To be sure, there are social media echo chambers on both sides of this debate. As a political blogger attuned to the debate I have witnessed them forming and expanding. But it is certainly the case that the greater impulse for conspicuous virtue-signalling is on the Remain side. An ardent Brexiteer will often fill their Twitter feed and Facebook wall with Vote Leave campaign messages and supportive news articles, just as an ardent Remainer would do the same with Britain Stronger in Europe materials. But the Remainer is much more likely to want to protest or act out in some other way in order to draw attention to themselves. They are not convinced with thinking that they are in the right – others must know about it, too.

We then get the tiniest glimmer of self-awareness:

But the politics of this place are so often at odds with my own world view. I see more leave posters than remain, I hear heated anti-Europe discussions as I walk through the town centre. And in some regards they have my sympathy. I’m aware of how much European legislation has affected the local fishing community, how that must breed frustration and exasperation; how it is easier to point to the damage done than look for the benefits EU membership has brought.

Still, in the last few days of this campaign, I felt it important to take some sort of action here – to raise a voice for the other side. It felt better than waiting, than doing nothing. Because this matters so colossally. Because this is a vote with repercussions that will last forever. Because the leave campaign has been so polluted by lies and misinformation, so run through with hate and with cowardice.

I always say that the most important things in life are to be kind and be brave. Sellotaping a homemade poster to the window of a Ukip office isn’t really either, but I hope it might at least encourage someone else to vote kindly and bravely.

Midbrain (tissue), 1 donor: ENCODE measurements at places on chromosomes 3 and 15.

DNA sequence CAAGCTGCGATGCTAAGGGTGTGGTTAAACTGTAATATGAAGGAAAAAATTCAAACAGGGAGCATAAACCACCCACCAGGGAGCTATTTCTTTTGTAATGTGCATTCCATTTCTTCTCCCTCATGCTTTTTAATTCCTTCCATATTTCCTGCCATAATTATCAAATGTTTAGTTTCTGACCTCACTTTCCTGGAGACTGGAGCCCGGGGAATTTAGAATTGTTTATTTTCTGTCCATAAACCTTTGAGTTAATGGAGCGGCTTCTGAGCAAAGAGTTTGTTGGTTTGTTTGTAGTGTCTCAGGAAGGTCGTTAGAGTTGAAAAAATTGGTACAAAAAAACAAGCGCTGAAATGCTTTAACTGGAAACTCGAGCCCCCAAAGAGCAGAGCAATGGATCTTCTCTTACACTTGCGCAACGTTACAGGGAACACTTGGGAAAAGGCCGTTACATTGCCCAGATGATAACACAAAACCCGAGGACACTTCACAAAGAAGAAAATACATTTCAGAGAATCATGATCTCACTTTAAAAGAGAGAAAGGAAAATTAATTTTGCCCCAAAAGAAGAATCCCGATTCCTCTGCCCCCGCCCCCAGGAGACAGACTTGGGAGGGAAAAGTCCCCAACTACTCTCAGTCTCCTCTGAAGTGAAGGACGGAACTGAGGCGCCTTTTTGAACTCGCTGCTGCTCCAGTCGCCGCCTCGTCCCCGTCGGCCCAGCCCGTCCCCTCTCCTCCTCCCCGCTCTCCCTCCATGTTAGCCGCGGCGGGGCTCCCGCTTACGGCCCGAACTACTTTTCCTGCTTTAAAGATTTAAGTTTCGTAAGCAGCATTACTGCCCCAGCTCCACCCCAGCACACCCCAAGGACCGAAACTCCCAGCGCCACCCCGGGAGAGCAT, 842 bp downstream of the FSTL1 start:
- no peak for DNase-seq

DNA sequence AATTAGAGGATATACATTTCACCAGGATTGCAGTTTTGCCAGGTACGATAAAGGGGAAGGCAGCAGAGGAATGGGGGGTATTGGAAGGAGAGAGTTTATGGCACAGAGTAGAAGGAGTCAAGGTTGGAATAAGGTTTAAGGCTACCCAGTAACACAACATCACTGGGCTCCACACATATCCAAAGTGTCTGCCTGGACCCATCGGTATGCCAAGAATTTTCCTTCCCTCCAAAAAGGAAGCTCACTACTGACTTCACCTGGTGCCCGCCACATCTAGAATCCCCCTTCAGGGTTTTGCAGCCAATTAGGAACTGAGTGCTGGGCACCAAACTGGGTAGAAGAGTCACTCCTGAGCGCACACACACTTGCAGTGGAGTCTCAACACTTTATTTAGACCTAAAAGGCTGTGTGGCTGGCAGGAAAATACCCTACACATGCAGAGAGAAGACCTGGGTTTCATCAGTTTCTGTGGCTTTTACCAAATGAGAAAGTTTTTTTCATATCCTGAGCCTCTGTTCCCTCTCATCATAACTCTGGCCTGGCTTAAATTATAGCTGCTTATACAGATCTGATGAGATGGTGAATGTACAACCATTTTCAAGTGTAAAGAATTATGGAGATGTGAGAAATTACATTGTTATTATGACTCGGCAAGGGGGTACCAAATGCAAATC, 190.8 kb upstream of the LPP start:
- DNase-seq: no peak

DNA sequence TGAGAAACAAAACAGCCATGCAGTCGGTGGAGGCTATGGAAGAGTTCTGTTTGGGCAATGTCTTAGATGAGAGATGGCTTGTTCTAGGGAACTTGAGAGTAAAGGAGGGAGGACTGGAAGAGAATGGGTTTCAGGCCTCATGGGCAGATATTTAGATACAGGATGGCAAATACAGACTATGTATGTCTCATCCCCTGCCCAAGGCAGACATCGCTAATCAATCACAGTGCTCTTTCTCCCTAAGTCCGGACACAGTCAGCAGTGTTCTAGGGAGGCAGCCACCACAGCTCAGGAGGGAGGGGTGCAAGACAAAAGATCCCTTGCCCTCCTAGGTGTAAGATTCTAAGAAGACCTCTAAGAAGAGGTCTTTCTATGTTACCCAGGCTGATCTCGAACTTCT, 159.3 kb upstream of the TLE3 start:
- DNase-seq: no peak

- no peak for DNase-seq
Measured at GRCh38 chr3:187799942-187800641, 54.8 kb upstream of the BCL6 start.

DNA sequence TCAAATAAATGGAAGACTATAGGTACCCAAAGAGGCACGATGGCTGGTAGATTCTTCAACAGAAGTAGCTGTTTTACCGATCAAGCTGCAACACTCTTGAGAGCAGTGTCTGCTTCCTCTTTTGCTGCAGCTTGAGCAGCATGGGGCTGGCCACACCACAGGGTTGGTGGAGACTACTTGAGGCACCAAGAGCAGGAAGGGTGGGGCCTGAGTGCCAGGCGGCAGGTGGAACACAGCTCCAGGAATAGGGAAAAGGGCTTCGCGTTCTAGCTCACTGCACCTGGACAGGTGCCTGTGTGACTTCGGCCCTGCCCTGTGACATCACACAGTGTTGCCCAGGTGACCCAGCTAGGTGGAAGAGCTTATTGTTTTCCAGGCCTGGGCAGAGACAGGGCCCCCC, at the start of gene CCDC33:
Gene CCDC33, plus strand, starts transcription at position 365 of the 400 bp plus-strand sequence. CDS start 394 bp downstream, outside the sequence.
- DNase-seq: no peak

We will leave aside Barton’s wailing about the behaviour of the official Leave campaign and utter silence about the Project Fear waged by her own Remain team.

Barton is at least aware that she lives in an area where many people do not share her views. She even states that she hears those views being loudly, forcefully and repeatedly expressed as she walks through town. But does it occur to her for even a minute that some of these people might be right – that their antipathy toward the European Union is not the result of having been brainwashed by Rupert Murdoch or Boris Johnson, but rather a considered position as to what is best for Britain? Of course not. These people suffer “frustration and exasperation”, but this is only because they do not realise how wonderful and beneficent the European Union really is. It’s okay though, Barton doesn’t blame them. How could they know any better? Most of them are working class. They don’t read the Guardian. They don’t really know what is going on, or what is best for them.

Doesn’t this just perfectly sum up the sneering, metro-left case for Remain? In truth, it is more a campaign against the thick, racist working classes and of virtuous self-promotion by the middle class clerisy than anything to do with the European Union. Most of those eagerly cheering for Britain to “stay in Europe” probably couldn’t tell you the first thing about how the EU operates, its history or its likely future trajectory. But they do know one crucial thing – vocally supporting the EU is the progressive, liberal, trendy thing to do.

Supporting the European Union sends all of the right signals – that one is cosmopolitan, internationalist, easy-going about immigration and multiculturalism. And those traits are an essential prerequisite for admittance into Laura Barton’s social circle, while rank ignorance or indifference about democracy do not matter in the slightest.

The good news: at the general election, the virtue-signallers were caught short. So cocooned were they in an ideological bubble of their own making that they failed to realise that the great mass of the country were not behind them. Now, Ed Miliband sits on the back benches and David Cameron is prime minister.

Fast-forward thirteen months and  here we are again. The Laura Bartons of this world are furiously sharing infographics and videos about how the European Union fosters peace, friendship, cooperation, puppies and kittens while never stopping to actually question or verify the premise of their argument. Meanwhile, the great mass of the country is ambivalent about the EU at best, and  will only grudgingly vote to Remain if David Cameron’s tawdry campaign of fear resonates strongly enough.